All minor corrections, to be sure.


Tyler Parchem, Elite Prospects (2016)

Stanley is a huge two-way defenceman. He loves to play physical and clear the crease, but also can chip in offensively when needed. He has become a nasty player that the other team dreads whenever he is on the ice. Very few players can match him physically due his monster 6'6" frame, and he uses this to his advantage every game. He is a very consistent player who's offensive game improved as the year went on. He looked very good in a first-round series loss to the Kitchener Rangers in the 2016 OHL Playoffs.

Future Considerations (June, 2016)

Stanley can be caught flat-footed, and also exposed on turns and pivots by smaller, agile forwards. He possesses some shockingly good puck-handling skills for a kid his size. He makes smart little plays to advance the puck, skating it if he needs to and passing at the right time. He has shown more confidence in leading the rush up ice as this season has progressed.

Mark Edwards, Hockey Prospect Black Book (June, 2016)

I was not a big fan of Stanley going into this season. I give him big props for how much he’s improved, possibly the most improved player in the draft class. That said, he lost me a bit in the second half of the season. I saw more turnovers and poor puck decisions. Based on my discussions with numerous scouts late in the season, I was not alone having him as a bit of a faller. Best way I could describe my conversations about him in the second half of the season is that scouts seem to either love him or have very little time for him.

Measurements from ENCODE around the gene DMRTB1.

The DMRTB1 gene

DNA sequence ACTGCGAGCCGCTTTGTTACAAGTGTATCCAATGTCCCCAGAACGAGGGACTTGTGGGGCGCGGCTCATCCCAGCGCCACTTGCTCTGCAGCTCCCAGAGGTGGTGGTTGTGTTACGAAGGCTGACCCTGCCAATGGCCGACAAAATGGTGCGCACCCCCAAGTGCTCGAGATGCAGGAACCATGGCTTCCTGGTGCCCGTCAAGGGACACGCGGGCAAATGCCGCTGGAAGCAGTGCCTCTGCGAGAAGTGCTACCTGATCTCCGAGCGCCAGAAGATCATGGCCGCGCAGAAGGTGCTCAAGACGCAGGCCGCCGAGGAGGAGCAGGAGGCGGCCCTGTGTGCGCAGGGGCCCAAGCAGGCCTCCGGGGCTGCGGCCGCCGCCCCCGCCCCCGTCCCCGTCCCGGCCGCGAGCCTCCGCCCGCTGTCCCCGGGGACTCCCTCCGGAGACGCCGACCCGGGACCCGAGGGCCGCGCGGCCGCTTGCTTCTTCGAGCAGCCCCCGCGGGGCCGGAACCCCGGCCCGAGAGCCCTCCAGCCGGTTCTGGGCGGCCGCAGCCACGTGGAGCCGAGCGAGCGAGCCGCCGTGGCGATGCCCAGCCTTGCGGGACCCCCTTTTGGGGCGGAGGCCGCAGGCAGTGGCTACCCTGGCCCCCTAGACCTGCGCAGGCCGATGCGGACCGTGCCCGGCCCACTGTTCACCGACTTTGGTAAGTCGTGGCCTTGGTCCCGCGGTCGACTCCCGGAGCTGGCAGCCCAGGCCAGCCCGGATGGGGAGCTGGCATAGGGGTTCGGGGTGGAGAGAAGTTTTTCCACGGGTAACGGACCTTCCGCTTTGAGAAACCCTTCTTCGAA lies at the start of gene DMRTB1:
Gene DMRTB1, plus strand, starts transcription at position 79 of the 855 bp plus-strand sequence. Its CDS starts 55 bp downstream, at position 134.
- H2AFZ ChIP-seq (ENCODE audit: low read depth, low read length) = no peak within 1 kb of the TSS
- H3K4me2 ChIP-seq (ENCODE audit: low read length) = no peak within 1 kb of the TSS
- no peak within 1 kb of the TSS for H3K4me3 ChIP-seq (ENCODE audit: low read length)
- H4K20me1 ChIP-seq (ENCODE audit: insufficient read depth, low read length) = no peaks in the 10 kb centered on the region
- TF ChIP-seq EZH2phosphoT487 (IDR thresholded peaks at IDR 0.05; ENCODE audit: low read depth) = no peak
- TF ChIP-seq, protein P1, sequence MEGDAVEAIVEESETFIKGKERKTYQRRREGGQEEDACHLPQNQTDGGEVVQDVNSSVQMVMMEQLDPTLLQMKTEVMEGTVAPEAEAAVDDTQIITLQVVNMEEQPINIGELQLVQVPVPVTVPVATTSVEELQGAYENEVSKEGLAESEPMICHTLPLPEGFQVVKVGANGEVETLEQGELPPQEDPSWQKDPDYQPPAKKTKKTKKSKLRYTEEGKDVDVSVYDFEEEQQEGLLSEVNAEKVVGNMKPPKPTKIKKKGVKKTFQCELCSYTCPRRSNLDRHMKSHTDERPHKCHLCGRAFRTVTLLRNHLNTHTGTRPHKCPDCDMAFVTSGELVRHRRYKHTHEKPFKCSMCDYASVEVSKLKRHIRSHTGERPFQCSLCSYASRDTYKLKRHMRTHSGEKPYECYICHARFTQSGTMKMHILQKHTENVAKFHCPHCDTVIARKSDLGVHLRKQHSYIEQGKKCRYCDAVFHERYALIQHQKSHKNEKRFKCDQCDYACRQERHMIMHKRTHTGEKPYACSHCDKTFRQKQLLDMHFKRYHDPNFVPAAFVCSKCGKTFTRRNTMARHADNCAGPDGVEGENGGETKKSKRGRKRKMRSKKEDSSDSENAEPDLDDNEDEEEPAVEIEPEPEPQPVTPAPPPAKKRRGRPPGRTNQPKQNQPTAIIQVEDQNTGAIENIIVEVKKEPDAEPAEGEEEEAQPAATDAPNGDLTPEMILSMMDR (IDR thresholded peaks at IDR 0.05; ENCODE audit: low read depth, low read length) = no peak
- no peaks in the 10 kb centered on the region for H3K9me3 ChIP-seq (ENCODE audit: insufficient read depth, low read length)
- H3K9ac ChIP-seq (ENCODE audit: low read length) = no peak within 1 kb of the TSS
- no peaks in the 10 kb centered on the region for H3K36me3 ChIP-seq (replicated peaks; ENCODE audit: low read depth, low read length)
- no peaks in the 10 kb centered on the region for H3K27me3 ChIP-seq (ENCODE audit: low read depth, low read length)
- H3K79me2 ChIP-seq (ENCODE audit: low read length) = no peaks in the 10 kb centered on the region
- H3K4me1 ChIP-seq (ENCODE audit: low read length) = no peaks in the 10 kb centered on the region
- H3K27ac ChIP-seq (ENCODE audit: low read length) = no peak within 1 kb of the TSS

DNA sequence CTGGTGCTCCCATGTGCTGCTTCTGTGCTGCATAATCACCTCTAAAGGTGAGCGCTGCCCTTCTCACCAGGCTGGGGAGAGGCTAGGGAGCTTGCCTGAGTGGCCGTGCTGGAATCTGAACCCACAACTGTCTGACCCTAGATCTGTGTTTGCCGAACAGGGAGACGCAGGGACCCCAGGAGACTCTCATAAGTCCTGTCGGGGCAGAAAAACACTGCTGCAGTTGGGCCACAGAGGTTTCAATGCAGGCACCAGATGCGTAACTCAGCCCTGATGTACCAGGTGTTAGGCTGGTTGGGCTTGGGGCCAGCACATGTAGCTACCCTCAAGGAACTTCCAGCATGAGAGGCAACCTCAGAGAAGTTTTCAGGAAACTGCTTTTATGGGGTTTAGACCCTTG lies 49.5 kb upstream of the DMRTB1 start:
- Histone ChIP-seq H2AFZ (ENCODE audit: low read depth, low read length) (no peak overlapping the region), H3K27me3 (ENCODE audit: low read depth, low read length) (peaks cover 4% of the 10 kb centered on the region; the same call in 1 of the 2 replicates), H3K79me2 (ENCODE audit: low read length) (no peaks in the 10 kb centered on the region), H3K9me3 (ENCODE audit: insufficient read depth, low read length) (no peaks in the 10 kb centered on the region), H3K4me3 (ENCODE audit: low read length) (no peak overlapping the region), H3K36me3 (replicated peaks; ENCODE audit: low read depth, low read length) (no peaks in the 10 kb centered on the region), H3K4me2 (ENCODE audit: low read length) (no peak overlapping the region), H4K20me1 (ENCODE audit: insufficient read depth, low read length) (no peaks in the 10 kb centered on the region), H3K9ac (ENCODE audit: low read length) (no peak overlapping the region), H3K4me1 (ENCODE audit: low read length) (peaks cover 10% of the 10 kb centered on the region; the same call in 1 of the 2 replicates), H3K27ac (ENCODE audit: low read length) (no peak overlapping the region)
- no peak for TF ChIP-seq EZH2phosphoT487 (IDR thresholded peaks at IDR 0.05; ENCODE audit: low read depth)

ISS Hockey (June, 2016)

Very intimidating presence on the blue line. Skates well for a player of his stature and rarely gets beat wide as he is very good with using his stick and his massive wing span. When he is playing a simple, physical, puck-moving game there aren't many in this age group that are better. He doesn't give you much time and space to make plays.


Future Considerations: 42nd

ISS Hockey: 25th

Central Scouting service: 19th (North American skaters)

Hockey Prospect Black Book: 30th

DraftBuzz Hockey: 58th

Stanley is ranked anywhere from a late first-round position to one the last picks of the second round.


It’s possible Stanley blossoms into the next Chara or Weber, but I just don’t see anything to suggest that that is a likely scenario. I would be disappointed if Montreal spent its 70th pick on him in the third round, let alone the 39th, which is around where most of the experts have him slotted.

Needing to see big gains in every area other than the size of his body, it will be quite some time before he’s ready to join an NHL team, if in fact he ever reaches that level.

If it was 1996, when no holds were barred and offence was at a premium, perhaps it would make sense to take a player whose main skill was protecting the area around his own goal. In 2016, puck skills are the most important asset to add to your organization, and at any given point of the draft, there will likely be a better option available than what Stanley currently provides.